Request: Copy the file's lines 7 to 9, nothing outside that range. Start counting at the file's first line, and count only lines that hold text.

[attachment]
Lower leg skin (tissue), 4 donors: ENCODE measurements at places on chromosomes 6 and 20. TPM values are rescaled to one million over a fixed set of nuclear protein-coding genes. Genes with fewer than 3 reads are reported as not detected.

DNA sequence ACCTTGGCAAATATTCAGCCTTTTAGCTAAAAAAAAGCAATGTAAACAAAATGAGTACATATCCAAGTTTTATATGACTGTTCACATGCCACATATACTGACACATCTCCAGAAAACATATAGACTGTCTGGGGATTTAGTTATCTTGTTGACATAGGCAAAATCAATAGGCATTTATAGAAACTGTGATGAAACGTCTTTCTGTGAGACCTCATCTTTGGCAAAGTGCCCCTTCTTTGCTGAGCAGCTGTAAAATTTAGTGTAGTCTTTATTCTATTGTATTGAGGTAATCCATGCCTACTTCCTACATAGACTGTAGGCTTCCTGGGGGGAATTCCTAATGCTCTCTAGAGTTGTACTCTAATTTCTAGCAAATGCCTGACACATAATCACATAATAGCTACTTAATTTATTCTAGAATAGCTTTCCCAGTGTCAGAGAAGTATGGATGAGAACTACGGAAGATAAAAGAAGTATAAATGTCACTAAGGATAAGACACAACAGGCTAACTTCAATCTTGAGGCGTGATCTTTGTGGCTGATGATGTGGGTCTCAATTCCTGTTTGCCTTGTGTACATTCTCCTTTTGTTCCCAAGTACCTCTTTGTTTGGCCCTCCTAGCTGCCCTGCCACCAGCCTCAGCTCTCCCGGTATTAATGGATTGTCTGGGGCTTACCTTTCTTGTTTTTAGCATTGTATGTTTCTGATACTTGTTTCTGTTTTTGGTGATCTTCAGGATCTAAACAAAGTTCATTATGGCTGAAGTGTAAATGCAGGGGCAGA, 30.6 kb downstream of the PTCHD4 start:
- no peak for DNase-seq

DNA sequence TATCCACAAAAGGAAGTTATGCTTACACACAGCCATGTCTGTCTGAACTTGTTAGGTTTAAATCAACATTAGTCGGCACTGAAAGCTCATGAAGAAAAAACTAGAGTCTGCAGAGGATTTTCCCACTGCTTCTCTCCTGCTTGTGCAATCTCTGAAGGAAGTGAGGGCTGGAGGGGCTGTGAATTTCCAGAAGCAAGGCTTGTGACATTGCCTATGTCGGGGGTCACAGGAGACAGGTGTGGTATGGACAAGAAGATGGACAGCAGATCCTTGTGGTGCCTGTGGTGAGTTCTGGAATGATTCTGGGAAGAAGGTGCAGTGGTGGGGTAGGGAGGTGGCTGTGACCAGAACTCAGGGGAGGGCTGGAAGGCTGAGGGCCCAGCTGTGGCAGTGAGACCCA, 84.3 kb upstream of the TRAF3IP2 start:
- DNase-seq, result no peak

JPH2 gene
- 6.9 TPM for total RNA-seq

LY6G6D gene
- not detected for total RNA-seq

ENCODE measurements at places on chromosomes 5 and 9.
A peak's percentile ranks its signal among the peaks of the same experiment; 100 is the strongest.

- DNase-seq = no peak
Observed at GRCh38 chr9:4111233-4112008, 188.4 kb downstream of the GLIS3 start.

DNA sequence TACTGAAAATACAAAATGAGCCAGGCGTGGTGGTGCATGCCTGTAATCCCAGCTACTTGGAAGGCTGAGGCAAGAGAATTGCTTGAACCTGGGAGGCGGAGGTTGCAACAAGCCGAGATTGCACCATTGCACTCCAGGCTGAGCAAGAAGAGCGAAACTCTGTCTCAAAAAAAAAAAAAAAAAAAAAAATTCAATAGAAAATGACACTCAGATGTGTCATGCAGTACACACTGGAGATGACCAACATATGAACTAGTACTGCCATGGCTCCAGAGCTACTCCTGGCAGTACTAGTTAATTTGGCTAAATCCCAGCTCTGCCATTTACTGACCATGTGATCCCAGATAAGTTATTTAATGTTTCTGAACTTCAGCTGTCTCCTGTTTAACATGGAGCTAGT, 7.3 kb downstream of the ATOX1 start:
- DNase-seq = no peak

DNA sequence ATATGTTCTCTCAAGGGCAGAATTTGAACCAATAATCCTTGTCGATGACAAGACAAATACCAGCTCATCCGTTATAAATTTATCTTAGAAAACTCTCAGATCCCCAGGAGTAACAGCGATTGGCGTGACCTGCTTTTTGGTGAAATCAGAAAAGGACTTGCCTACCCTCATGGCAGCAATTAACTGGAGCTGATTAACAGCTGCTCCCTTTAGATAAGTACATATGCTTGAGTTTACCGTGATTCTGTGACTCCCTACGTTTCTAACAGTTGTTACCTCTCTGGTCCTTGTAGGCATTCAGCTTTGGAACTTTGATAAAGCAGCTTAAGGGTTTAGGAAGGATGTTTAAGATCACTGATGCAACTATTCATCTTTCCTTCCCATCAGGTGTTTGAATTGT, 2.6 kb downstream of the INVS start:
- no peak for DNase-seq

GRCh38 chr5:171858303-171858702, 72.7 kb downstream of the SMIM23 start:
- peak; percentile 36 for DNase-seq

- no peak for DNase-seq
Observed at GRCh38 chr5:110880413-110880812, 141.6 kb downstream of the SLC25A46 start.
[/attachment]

- 6.9 TPM for total RNA-seq

LY6G6D gene
- not detected for total RNA-seq